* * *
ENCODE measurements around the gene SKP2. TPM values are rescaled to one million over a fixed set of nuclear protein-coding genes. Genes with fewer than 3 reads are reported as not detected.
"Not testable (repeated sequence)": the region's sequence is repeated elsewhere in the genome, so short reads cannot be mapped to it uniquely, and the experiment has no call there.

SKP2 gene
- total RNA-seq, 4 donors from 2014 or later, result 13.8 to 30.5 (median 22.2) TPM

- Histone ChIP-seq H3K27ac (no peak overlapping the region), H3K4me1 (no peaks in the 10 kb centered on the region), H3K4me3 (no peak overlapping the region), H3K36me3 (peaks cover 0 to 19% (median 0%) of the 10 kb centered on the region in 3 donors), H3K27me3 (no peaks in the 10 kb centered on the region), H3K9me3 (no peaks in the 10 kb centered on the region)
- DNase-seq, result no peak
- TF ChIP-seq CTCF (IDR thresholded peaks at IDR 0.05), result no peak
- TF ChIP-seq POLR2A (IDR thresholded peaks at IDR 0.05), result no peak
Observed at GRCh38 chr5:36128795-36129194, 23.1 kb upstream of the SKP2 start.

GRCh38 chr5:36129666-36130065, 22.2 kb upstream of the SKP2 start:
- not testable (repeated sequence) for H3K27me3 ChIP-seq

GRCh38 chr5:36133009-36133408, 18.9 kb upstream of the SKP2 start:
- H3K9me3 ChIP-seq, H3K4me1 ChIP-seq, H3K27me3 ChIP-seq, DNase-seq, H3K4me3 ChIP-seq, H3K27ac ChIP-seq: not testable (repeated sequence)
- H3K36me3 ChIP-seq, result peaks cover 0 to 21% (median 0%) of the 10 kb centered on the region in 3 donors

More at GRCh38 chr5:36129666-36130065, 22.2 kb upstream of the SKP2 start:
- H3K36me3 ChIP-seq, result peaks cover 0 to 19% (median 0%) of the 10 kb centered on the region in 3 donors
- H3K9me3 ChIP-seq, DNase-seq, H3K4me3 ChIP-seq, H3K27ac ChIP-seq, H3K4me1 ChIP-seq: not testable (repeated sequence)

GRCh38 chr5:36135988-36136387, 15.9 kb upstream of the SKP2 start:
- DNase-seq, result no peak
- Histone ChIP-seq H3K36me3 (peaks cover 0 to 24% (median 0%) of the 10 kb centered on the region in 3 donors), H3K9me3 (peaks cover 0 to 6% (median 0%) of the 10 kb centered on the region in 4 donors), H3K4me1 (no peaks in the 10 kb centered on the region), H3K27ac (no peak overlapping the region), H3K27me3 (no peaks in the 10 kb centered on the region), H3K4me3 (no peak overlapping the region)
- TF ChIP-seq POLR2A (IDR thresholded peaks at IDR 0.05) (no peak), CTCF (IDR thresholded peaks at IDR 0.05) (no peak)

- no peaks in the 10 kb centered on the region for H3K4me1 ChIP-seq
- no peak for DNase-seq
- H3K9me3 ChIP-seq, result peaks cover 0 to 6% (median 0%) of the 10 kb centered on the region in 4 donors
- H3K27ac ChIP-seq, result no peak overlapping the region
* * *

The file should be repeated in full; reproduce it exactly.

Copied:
ENCODE measurements around the gene SKP2. TPM values are rescaled to one million over a fixed set of nuclear protein-coding genes. Genes with fewer than 3 reads are reported as not detected.
"Not testable (repeated sequence)": the region's sequence is repeated elsewhere in the genome, so short reads cannot be mapped to it uniquely, and the experiment has no call there.

SKP2 gene
- total RNA-seq, 4 donors from 2014 or later, result 13.8 to 30.5 (median 22.2) TPM

- Histone ChIP-seq H3K27ac (no peak overlapping the region), H3K4me1 (no peaks in the 10 kb centered on the region), H3K4me3 (no peak overlapping the region), H3K36me3 (peaks cover 0 to 19% (median 0%) of the 10 kb centered on the region in 3 donors), H3K27me3 (no peaks in the 10 kb centered on the region), H3K9me3 (no peaks in the 10 kb centered on the region)
- DNase-seq, result no peak
- TF ChIP-seq CTCF (IDR thresholded peaks at IDR 0.05), result no peak
- TF ChIP-seq POLR2A (IDR thresholded peaks at IDR 0.05), result no peak
Observed at GRCh38 chr5:36128795-36129194, 23.1 kb upstream of the SKP2 start.

GRCh38 chr5:36129666-36130065, 22.2 kb upstream of the SKP2 start:
- not testable (repeated sequence) for H3K27me3 ChIP-seq

GRCh38 chr5:36133009-36133408, 18.9 kb upstream of the SKP2 start:
- H3K9me3 ChIP-seq, H3K4me1 ChIP-seq, H3K27me3 ChIP-seq, DNase-seq, H3K4me3 ChIP-seq, H3K27ac ChIP-seq: not testable (repeated sequence)
- H3K36me3 ChIP-seq, result peaks cover 0 to 21% (median 0%) of the 10 kb centered on the region in 3 donors

More at GRCh38 chr5:36129666-36130065, 22.2 kb upstream of the SKP2 start:
- H3K36me3 ChIP-seq, result peaks cover 0 to 19% (median 0%) of the 10 kb centered on the region in 3 donors
- H3K9me3 ChIP-seq, DNase-seq, H3K4me3 ChIP-seq, H3K27ac ChIP-seq, H3K4me1 ChIP-seq: not testable (repeated sequence)

GRCh38 chr5:36135988-36136387, 15.9 kb upstream of the SKP2 start:
- DNase-seq, result no peak
- Histone ChIP-seq H3K36me3 (peaks cover 0 to 24% (median 0%) of the 10 kb centered on the region in 3 donors), H3K9me3 (peaks cover 0 to 6% (median 0%) of the 10 kb centered on the region in 4 donors), H3K4me1 (no peaks in the 10 kb centered on the region), H3K27ac (no peak overlapping the region), H3K27me3 (no peaks in the 10 kb centered on the region), H3K4me3 (no peak overlapping the region)
- TF ChIP-seq POLR2A (IDR thresholded peaks at IDR 0.05) (no peak), CTCF (IDR thresholded peaks at IDR 0.05) (no peak)

- no peaks in the 10 kb centered on the region for H3K4me1 ChIP-seq
- no peak for DNase-seq
- H3K9me3 ChIP-seq, result peaks cover 0 to 6% (median 0%) of the 10 kb centered on the region in 4 donors
- H3K27ac ChIP-seq, result no peak overlapping the region